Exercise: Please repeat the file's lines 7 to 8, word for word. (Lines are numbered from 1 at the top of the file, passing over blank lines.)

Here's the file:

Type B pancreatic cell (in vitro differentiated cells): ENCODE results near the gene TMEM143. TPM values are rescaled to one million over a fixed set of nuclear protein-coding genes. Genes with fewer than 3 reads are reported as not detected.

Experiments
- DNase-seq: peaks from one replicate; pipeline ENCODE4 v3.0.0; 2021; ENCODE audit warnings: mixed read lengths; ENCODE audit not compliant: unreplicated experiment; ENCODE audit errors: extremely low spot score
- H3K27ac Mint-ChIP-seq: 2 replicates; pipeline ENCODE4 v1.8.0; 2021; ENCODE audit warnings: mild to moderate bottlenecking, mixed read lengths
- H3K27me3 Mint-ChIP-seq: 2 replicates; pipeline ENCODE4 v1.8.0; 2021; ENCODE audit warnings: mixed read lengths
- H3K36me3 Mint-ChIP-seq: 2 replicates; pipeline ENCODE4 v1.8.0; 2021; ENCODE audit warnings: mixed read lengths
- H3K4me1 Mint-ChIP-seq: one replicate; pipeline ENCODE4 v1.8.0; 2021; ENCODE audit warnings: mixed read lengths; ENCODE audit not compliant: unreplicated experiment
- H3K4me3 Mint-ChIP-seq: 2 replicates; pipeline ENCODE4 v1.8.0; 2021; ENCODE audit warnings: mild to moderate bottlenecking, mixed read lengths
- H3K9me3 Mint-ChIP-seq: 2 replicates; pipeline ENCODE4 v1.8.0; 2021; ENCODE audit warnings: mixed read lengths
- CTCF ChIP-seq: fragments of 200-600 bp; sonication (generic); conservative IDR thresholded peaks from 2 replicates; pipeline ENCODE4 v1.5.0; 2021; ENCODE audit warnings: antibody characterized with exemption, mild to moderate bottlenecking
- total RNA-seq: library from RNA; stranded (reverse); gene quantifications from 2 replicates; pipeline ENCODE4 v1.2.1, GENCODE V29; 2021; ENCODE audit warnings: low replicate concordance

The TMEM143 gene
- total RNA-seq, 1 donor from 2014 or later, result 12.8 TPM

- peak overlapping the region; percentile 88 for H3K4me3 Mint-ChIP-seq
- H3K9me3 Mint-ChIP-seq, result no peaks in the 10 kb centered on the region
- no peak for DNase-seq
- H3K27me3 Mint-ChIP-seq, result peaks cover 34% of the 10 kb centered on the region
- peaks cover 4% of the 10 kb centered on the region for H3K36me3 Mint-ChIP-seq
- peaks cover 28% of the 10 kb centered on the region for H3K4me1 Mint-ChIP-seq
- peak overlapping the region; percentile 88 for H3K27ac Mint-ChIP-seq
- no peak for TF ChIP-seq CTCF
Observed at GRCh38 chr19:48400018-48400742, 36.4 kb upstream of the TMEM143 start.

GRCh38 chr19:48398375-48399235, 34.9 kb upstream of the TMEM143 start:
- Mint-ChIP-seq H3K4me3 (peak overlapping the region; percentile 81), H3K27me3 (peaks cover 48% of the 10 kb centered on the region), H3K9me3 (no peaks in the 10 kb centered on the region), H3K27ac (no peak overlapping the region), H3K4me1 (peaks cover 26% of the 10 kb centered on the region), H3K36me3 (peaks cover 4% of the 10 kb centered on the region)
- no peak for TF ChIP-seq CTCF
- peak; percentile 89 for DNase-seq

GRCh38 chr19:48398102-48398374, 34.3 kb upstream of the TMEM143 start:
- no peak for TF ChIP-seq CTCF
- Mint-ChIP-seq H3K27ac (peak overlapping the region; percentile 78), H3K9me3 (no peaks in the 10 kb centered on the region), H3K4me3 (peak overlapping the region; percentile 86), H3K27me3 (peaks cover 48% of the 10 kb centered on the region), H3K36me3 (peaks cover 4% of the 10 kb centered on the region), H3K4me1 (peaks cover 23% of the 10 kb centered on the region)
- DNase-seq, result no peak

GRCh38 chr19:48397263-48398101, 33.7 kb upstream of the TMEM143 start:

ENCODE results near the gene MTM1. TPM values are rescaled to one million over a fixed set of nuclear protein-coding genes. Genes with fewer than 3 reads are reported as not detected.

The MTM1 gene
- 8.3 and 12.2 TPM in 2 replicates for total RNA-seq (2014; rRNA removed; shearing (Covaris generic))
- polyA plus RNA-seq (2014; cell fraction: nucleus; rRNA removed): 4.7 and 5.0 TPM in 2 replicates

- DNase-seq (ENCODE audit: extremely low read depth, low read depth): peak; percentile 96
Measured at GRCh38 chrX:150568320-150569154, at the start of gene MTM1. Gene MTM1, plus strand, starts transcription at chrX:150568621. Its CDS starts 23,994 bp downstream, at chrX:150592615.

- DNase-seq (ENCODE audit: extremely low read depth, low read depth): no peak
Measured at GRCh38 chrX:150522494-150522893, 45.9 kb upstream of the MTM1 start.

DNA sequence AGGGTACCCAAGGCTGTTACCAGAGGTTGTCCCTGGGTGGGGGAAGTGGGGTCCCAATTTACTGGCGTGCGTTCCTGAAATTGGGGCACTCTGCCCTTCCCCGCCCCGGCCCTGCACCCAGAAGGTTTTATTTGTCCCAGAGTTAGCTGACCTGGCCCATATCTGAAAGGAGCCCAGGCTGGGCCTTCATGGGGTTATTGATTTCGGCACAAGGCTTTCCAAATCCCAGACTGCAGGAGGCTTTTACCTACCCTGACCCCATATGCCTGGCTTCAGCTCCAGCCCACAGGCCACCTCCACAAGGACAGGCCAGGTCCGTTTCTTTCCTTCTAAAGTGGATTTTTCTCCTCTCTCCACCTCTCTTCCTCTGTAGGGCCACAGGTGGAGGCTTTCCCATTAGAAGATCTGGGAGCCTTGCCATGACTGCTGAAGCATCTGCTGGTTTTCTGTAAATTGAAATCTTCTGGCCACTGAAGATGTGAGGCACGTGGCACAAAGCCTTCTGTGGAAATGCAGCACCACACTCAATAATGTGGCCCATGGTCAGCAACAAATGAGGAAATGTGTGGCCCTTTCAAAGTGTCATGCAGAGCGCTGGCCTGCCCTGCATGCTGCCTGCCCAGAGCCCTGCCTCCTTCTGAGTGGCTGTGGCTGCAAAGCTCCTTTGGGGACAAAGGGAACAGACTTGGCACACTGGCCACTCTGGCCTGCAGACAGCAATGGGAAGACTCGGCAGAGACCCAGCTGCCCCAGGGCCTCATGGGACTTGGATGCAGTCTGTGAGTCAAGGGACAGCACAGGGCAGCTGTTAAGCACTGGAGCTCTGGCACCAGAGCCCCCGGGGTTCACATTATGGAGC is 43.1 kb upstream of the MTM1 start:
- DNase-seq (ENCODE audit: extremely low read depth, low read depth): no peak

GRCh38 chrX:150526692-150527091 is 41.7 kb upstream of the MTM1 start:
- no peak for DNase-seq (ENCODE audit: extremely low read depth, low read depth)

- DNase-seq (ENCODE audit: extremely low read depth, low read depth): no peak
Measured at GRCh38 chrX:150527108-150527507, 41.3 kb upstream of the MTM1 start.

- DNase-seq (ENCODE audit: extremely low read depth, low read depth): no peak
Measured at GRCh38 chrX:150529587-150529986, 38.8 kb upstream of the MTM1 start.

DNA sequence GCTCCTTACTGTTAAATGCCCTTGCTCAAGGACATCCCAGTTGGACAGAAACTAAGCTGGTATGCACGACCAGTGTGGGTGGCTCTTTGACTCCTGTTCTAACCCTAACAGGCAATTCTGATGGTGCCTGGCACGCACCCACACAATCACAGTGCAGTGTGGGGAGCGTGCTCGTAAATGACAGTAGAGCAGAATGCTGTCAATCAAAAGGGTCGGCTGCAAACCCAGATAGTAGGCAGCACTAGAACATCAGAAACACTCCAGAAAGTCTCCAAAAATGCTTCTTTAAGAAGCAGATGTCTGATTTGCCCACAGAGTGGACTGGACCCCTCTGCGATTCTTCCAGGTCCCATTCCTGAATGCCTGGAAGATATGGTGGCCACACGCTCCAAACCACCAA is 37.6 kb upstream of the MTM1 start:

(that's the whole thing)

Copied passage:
- H3K4me1 Mint-ChIP-seq: one replicate; pipeline ENCODE4 v1.8.0; 2021; ENCODE audit warnings: mixed read lengths; ENCODE audit not compliant: unreplicated experiment
- H3K4me3 Mint-ChIP-seq: 2 replicates; pipeline ENCODE4 v1.8.0; 2021; ENCODE audit warnings: mild to moderate bottlenecking, mixed read lengths